During the quarterly call of crude-tanker owner Euronav (NYSE: EURN) on Jan. 29, the company’s head of fuel procurement, Rustin Edwards, explained, “The U.S. Gulf Coast refining system retooled in the third quarter to bring in high-sulfur fuel for full destruction, increasing coke utilization. The Indian refining sector also played a part, ramping up the refining of high-sulfur fuel oil. So in the end, the Russian refining system, which is long high-sulfur fuel oil, found a home for the fuel that they produced and has been shipping large parcels into the U.S. Gulf Coast, and the Middle East refiners long high-sulfur fuel also found a taker in the Indian refiners for the residual that was not going to be consumed by the scrubber-fitted vessels.”

What’s next?

It’s possible that the narrowing of the VLSFO-HFO spread is a temporary anomaly. VLSFO demand could rise after the inventory that built up prior to Jan. 1 is worked through, and as the Chinese supply chain comes back online and cargo volumes increase. Saudi Arabia and Russia could resume talks and the price of crude could revert (Brent rose 9% on Tuesday). And once the coronavirus is globally contained, economic activity would normalize, and oil prices (and assumedly VLSFO prices) would increase further.

That said, the extreme narrowing of the spread less than three months after IMO 2020 implementation could give ship owners pause about ordering new scrubbers, and could give investors pause about awarding a valuation premium to shipowners that buy scrubbers.

The first wave of scrubber installations is taking much longer than expected due to coronavirus-induced yard delays in China; it will extend throughout this year. The second wave of installations may be less likely given recent events. Morgan Stanley cited a scrubber manufacturer who said a VLSFO-HFO spread of $100 per ton was the “tipping point” where owners make the scrubber-installation decision. If so, the spread has just dipped below that tipping point.

Meanwhile, the jury’s still out on share-price upside from scrubbers. Scrubbers have bolstered first-quarter returns for tanker owners, but share pricing is down due to coronavirus (even including the rebound for crude-tanker stocks in recent days).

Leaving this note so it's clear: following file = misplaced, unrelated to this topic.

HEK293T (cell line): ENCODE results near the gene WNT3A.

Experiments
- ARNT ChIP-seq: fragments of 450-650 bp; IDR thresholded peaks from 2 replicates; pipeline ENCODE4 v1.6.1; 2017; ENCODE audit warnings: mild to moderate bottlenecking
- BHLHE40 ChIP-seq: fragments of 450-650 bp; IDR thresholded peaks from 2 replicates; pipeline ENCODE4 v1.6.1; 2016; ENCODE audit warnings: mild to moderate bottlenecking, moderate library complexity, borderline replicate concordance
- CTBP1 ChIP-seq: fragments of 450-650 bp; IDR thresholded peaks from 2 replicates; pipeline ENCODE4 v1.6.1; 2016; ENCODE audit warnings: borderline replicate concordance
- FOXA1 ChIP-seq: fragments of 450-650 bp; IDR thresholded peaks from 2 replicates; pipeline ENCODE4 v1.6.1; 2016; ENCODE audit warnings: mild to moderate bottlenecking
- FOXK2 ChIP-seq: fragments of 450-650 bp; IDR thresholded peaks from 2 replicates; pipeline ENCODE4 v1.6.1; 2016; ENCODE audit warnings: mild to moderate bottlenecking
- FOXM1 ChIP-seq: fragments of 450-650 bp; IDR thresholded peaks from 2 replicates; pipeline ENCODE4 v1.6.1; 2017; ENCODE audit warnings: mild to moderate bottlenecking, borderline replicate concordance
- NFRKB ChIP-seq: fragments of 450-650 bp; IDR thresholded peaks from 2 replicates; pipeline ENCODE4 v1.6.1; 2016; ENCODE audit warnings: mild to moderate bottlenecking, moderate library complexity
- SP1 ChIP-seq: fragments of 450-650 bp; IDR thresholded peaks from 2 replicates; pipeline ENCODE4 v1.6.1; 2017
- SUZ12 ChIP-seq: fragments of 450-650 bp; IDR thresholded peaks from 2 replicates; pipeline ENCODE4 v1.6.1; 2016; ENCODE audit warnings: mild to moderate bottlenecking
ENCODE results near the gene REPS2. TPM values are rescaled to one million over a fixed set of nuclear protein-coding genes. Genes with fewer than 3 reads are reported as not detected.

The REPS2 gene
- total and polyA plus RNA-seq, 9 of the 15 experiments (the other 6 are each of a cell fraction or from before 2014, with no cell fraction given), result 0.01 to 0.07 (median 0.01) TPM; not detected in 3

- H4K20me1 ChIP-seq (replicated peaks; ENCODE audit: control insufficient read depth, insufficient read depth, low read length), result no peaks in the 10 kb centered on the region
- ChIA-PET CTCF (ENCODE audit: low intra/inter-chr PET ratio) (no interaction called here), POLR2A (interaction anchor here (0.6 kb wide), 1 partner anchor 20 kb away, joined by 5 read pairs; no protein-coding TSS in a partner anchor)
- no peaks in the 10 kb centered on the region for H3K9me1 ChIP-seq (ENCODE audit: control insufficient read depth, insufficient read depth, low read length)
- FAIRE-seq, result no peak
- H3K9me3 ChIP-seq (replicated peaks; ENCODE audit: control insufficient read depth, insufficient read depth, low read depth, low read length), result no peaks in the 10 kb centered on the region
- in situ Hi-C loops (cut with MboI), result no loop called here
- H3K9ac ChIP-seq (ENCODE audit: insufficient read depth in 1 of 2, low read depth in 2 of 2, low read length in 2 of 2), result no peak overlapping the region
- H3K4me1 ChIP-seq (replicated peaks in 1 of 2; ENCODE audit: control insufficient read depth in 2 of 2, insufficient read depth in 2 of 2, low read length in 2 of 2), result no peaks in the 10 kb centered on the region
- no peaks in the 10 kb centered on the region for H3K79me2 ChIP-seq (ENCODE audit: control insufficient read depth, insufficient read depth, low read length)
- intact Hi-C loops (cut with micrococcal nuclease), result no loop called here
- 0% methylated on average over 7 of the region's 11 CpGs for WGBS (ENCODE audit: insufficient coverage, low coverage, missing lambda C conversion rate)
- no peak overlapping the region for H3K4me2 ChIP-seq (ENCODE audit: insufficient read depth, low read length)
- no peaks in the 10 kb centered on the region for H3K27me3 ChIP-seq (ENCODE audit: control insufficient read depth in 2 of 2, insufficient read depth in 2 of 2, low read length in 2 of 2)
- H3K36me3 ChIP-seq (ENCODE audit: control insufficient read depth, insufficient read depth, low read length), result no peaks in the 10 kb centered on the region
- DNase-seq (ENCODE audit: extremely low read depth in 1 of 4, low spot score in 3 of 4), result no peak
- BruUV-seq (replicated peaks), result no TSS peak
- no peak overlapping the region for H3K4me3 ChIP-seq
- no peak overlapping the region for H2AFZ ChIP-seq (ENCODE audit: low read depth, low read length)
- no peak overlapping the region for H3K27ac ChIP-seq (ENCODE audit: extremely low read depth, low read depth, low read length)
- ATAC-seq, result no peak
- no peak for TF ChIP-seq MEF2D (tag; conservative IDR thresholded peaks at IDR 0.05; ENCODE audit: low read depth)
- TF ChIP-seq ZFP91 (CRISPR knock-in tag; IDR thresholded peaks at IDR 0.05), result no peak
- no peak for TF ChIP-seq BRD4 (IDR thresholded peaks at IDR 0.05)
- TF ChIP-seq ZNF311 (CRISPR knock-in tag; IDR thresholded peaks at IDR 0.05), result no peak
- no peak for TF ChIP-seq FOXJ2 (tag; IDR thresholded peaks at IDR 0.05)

For dry bulk, scrubbers have allowed owners to break even and avoid steep losses, but stock investors have little interest in dry bulk, given extremely depressed market conditions. A scrubber-centric bulk owner may be the “best house in a bad neighborhood,” but stock investors can simply opt to place their bets on a better neighborhood.

Public shipping companies have invested huge sums in scrubber installations. Star Bulk (NYSE: SBLK) has invested $209 million to put scrubbers on 109 ships. But the real cost of installing scrubbers is much higher when opportunity costs are included. Numerous public shipping companies reported weak fourth-quarter results due to out-of-service time for scrubber installations (which are taking 30-60 days apiece) as well the acceptance of below-market rates on voyages used to reposition vessels to the shipyards for those installations.

The “payback period” for massive scrubber investments is calculated via the savings per day, which is based on the VLSFO-HFO spread. Given what’s going on now, and how the fuel spread is being compressed by the coronavirus, payback periods look like they could be longer than anticipated. More FreightWaves/American Shipper articles by Greg Miller  

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Greg Miller, Senior Editor

Greg Miller covers maritime for FreightWaves and American Shipper. After graduating Cornell University, he fled upstate New York's harsh winters for the island of St. Thomas, where he rose to editor-in-chief of the Virgin Islands Business Journal. In the aftermath of Hurricane Marilyn, he moved to New York City, where he served as senior editor of Cruise Industry News. He then spent 15 years at the shipping magazine Fairplay in various senior roles, including managing editor. He currently resides in Manhattan with his wife and two Shih Tzus.